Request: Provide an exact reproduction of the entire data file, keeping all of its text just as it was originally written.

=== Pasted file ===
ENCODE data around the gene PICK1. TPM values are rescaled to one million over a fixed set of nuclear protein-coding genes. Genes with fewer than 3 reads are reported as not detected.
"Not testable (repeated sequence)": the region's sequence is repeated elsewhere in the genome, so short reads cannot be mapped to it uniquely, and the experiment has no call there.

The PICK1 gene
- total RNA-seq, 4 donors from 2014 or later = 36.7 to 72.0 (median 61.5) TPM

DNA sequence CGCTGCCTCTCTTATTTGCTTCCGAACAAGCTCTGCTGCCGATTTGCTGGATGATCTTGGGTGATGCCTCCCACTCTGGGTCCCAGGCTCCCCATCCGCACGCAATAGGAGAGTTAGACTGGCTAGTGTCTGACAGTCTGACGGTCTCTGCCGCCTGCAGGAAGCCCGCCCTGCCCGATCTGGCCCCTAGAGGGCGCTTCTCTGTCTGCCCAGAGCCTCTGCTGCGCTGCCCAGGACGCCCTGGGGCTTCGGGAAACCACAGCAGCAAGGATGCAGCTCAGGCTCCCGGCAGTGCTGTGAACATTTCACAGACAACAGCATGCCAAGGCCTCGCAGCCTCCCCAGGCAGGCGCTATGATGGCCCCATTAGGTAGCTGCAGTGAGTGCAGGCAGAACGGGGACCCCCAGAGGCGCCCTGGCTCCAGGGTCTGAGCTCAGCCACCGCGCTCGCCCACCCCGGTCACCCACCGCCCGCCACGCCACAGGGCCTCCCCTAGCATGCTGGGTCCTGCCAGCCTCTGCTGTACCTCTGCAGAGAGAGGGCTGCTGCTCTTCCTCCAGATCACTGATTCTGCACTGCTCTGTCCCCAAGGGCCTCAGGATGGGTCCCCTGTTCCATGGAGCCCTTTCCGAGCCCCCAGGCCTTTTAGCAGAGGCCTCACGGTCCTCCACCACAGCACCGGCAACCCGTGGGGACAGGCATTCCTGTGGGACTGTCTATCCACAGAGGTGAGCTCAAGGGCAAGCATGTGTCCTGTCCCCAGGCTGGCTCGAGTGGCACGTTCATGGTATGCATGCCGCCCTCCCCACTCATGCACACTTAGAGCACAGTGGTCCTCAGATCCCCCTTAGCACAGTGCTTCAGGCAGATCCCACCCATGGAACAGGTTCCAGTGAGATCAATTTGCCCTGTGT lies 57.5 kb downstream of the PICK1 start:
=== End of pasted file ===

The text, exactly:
ENCODE data around the gene PICK1. TPM values are rescaled to one million over a fixed set of nuclear protein-coding genes. Genes with fewer than 3 reads are reported as not detected.
"Not testable (repeated sequence)": the region's sequence is repeated elsewhere in the genome, so short reads cannot be mapped to it uniquely, and the experiment has no call there.

The PICK1 gene
- total RNA-seq, 4 donors from 2014 or later = 36.7 to 72.0 (median 61.5) TPM

DNA sequence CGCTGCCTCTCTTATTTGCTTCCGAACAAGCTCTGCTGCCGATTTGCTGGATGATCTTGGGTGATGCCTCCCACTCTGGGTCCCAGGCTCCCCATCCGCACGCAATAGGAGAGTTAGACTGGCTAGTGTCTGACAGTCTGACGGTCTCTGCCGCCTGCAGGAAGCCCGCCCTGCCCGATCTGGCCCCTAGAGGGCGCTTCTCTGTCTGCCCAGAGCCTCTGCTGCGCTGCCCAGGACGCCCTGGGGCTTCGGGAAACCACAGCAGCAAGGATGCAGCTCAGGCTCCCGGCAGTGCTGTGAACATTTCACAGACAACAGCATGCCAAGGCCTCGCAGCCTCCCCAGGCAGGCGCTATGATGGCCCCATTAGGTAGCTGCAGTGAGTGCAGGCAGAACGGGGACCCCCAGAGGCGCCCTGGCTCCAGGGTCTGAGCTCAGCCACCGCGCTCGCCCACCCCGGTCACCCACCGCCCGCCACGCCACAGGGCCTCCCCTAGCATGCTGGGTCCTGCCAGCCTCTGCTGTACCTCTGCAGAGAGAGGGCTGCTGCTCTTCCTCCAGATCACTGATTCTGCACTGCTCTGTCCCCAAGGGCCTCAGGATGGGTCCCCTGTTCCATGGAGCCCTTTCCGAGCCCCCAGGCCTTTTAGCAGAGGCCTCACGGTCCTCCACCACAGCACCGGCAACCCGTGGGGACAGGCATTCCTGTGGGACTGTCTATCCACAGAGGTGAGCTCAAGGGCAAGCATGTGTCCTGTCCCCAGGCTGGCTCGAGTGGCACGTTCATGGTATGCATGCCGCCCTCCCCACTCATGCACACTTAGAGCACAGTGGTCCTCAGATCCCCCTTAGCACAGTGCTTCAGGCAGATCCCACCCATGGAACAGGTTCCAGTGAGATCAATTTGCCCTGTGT lies 57.5 kb downstream of the PICK1 start: